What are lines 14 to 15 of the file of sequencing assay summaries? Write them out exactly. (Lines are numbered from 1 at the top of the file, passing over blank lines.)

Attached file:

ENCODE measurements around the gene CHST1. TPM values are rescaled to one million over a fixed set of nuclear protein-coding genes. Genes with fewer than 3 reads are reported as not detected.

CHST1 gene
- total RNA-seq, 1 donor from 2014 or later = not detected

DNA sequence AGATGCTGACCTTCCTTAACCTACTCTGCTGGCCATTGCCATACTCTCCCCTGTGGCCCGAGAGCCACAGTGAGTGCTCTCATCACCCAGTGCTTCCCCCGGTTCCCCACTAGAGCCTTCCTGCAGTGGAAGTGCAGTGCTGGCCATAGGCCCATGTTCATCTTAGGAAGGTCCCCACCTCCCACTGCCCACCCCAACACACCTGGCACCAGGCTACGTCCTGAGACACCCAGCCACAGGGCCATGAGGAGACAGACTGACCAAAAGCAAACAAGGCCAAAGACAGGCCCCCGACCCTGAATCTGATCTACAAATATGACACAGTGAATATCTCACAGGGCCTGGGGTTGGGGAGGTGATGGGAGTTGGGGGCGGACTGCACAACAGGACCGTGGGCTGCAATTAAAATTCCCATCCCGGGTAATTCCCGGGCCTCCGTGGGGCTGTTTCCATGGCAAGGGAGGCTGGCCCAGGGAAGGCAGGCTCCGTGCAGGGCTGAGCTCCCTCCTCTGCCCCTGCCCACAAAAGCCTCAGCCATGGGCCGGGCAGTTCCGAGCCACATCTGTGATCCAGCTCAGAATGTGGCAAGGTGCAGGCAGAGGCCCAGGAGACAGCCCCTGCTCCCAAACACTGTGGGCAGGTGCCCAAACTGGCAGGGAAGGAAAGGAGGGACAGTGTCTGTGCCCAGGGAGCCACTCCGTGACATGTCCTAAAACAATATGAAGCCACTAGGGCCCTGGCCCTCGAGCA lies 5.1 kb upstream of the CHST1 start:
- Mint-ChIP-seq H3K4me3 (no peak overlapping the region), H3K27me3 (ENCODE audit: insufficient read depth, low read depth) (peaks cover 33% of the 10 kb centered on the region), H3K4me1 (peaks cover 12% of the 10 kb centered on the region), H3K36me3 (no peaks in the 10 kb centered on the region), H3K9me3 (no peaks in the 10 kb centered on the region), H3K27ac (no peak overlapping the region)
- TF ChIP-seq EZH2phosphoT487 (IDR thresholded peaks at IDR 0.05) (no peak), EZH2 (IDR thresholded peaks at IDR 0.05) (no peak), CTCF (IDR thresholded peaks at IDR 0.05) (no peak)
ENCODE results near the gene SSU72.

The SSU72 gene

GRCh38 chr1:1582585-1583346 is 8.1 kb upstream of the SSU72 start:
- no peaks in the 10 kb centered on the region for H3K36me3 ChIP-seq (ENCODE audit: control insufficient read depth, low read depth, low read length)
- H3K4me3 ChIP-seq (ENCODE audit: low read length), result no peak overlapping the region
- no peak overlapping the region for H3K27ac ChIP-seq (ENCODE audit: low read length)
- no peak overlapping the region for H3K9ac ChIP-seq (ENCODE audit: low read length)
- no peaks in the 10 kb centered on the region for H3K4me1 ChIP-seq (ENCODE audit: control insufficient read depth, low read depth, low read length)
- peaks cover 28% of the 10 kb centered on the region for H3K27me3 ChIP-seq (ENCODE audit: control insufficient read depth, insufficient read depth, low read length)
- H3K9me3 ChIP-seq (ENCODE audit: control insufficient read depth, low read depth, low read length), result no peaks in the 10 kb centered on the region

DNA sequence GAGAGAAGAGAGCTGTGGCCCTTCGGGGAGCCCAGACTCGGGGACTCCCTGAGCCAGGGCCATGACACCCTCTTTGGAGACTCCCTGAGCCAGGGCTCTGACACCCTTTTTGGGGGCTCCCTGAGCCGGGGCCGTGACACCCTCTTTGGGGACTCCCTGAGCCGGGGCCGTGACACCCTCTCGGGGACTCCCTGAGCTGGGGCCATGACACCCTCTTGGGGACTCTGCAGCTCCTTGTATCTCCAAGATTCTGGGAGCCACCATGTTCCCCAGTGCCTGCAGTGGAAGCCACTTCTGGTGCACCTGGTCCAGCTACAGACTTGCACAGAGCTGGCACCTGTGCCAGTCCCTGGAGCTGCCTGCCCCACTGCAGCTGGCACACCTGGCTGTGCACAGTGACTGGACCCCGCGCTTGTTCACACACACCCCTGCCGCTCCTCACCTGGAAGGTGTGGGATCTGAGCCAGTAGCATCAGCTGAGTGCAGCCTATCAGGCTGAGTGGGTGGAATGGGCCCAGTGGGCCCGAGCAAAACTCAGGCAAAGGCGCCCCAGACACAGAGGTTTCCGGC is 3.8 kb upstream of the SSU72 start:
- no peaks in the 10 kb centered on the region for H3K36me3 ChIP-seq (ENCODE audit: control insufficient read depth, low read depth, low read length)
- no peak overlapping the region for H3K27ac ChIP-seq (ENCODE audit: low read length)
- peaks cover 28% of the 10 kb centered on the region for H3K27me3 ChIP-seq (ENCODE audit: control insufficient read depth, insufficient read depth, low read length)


- no peaks in the 10 kb centered on the region for H3K4me1 ChIP-seq (ENCODE audit: control insufficient read depth, low read depth, low read length)
- peaks cover 28% of the 10 kb centered on the region for H3K27me3 ChIP-seq (ENCODE audit: control insufficient read depth, insufficient read depth, low read length)